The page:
CSRF (Cross-Site Request Forgery) is a form of hack where a malicious installation causes a website, email, IM, or software program to perform unwanted actions through a trusted website (the hacked site) for which the user is currently authenticated.
How impactful a CSRF attack is depends on the capabilities exposed by the hacked application.
In effect, a CSRF can cause systems to perform functions via the users’ browser to access user data (which can lead to transferral of funds, and the changing passwords), often without the knowledge of the target – until the action has been completed.
If the user account compromised is of the administrative level, a successful CSRF can compromise the web application as a whole.
Because of its severity, and how common an issue it can be, it has been a staple of the OWASP Top Ten list.
The hack can also go by the name of: XSRF, Sea Surf, Session Riding, and Hostile Linking.
There is however a misconception that by using CAPTCHA, you can prevent against CSRF attacks. At a basic level, a CAPTCHA works on the client side by:
- Making the browser challenge the user (request from the CAPTCHA provider).
- Retrieving and presenting the challenge to the user.
- Ensuring the user authenticates themselves by inputting a solution to the challenge.
- Forcing the user to submit, before sending the challenge and solution to the server.
- Ensuring the server receives the challenge and solution.
- Making the server forward this data (challenge and solution) to the CAPTCHA provider for confirmation that the solution is correct.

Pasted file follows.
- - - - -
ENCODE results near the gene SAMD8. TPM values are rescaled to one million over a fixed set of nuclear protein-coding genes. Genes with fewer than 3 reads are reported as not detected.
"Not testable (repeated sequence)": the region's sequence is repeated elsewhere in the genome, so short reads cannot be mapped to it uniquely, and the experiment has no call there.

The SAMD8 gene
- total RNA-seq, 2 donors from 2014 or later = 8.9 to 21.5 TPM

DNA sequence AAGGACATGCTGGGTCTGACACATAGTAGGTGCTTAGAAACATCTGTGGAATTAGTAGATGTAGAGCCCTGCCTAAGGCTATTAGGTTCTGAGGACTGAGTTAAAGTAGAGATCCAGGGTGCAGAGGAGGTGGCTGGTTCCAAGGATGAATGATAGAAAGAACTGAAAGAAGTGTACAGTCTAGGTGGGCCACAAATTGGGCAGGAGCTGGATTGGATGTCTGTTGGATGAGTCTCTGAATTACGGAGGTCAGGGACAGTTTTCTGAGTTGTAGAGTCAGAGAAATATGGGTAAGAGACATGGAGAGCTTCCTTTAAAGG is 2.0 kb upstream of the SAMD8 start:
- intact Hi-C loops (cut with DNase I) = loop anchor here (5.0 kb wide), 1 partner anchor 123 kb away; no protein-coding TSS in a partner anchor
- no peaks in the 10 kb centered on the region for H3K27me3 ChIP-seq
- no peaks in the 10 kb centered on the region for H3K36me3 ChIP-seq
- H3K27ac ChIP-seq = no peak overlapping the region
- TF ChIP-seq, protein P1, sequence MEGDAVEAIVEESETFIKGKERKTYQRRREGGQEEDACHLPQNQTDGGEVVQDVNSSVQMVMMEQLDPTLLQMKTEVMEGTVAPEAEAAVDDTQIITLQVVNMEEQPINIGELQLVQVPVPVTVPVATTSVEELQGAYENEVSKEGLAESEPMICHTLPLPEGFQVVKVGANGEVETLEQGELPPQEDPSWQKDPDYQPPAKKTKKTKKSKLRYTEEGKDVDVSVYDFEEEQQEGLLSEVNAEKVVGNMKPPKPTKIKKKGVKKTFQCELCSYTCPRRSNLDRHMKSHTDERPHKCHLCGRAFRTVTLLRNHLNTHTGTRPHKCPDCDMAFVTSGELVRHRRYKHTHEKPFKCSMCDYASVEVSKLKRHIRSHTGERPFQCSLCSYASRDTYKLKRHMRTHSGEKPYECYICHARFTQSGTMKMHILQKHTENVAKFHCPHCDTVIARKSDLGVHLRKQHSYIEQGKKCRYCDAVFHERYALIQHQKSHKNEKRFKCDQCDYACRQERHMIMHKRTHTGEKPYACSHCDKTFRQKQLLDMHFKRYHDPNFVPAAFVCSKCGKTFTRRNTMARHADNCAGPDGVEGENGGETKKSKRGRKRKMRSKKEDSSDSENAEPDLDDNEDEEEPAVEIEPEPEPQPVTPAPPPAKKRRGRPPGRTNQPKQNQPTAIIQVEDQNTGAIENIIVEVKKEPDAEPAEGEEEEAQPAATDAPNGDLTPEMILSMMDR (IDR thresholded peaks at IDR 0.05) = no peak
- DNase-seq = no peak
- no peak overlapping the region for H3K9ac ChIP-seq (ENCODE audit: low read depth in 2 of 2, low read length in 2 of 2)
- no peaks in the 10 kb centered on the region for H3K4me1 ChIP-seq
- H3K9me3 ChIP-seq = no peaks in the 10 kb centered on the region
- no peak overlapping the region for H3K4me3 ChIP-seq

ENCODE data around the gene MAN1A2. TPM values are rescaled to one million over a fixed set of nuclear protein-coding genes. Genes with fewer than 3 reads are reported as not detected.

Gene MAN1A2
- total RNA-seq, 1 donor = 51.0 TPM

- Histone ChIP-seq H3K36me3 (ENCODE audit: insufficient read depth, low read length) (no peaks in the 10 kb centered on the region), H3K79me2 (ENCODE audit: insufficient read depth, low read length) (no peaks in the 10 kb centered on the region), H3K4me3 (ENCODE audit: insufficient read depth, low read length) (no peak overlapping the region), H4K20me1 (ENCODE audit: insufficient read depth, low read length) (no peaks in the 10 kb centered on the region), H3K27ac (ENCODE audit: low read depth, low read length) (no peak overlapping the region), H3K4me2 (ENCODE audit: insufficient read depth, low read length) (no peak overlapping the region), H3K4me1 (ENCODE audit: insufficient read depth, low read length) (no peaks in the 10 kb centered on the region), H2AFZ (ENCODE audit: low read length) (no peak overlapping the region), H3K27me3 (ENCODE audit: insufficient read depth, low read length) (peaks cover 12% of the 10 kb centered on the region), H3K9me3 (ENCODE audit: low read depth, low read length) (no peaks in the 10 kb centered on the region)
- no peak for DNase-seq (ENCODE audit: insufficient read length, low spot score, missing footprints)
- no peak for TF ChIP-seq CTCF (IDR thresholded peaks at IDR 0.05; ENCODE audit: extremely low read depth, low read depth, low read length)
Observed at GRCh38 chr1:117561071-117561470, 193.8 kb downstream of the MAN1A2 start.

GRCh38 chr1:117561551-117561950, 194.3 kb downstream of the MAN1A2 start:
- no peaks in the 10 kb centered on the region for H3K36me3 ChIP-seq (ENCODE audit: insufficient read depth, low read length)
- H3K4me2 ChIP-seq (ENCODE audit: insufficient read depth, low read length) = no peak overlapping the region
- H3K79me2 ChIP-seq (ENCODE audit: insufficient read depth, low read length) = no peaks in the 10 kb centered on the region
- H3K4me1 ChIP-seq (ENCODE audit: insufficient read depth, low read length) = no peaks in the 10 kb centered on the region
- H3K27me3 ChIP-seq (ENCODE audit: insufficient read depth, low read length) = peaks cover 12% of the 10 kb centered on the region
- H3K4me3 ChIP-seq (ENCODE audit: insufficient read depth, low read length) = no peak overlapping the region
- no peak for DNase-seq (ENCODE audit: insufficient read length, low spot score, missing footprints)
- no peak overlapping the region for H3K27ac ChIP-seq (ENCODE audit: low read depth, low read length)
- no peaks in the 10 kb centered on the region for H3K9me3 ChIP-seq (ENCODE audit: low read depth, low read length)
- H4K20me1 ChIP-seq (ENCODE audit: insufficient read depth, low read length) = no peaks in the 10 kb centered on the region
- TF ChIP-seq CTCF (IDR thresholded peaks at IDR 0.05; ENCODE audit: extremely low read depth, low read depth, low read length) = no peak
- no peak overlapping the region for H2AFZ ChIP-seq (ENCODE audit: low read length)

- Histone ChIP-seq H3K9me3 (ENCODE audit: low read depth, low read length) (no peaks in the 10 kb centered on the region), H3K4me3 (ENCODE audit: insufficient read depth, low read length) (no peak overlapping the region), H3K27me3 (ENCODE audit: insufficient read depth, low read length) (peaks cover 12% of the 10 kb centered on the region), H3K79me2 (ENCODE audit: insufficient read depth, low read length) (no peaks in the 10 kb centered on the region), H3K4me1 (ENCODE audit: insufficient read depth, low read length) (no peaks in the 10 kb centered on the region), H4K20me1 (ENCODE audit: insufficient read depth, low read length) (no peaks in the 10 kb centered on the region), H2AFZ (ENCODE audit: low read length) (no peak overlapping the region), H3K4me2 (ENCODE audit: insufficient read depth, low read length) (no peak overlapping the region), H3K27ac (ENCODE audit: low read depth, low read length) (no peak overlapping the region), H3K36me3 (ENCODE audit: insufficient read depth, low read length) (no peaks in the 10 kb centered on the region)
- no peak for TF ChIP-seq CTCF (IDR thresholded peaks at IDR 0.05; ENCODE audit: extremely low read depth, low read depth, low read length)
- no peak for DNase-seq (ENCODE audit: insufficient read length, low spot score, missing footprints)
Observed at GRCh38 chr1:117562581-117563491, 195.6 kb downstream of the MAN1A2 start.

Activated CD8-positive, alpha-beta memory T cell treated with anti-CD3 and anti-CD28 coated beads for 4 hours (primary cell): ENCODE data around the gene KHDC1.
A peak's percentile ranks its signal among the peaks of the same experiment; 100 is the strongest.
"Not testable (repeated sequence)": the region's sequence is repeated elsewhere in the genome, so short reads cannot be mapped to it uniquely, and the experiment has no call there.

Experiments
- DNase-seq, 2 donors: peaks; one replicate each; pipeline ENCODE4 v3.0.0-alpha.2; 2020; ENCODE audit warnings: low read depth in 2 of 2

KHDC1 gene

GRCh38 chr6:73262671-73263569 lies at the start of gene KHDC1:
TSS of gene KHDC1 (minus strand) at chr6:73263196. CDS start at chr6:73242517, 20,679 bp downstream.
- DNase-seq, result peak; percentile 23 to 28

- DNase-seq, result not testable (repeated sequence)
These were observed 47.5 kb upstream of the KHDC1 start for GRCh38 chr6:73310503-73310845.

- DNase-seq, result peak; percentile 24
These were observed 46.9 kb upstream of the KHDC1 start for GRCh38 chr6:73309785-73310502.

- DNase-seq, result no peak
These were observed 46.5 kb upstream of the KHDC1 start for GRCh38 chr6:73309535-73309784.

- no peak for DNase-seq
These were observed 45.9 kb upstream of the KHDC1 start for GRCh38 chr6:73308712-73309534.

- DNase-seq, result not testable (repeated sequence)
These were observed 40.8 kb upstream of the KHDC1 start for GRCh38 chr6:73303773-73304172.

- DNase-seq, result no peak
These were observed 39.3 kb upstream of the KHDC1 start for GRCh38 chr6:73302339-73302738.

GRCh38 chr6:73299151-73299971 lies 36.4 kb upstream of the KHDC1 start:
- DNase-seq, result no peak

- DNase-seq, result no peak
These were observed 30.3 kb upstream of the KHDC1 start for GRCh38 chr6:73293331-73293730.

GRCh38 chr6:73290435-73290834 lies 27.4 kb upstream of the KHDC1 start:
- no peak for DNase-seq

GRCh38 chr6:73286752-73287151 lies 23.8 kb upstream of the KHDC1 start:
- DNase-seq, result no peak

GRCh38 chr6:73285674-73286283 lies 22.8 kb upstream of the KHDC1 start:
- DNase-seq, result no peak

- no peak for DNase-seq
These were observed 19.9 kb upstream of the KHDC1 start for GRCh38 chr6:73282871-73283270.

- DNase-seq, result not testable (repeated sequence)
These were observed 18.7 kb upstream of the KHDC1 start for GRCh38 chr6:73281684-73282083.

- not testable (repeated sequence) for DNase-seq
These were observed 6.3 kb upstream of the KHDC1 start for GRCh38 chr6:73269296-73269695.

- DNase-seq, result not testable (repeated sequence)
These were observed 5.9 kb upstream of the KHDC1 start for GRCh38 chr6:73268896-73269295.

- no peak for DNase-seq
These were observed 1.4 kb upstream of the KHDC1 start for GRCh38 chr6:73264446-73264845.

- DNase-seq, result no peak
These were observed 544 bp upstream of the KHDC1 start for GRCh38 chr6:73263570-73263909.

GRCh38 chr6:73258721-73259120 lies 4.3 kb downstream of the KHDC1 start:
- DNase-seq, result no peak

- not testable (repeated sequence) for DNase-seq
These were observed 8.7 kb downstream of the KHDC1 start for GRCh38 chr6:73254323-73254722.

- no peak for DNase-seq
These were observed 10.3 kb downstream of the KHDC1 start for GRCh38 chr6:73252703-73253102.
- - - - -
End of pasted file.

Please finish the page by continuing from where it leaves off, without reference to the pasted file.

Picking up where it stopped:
Because of this, the server doesn’t actually know who (or what) inputted the solution, just that it has received a solution through communication with the CAPTCHA provider, whether or not the solution is correct.
It is assumed that a correct solution means the user is genuine, thus authenticating them.
A hacker however can get around this defence by:
- Requesting a challenge from the CAPTCHA provider.
- Receiving and saving the challenge; solving it.
- Compiling the CSRF request, the challenge, and the solution in the request.
- Server retrieves the request from the user, affirms it is a valid solution and accepts the malicious action.
It’s also worth pointing out that at no point in any of the documentation for Google reCAPTCHA does it mention CSRF, as this isn’t what it’s wholly designed to do, and relying on it as a solution in the long term would not be viable.
Google can change how reCAPTCHA works at any time, and because the CSRF vulnerability isn’t specified in the documentation, they are under no obligation to ensure that any changed versions work as a CSRF prevention.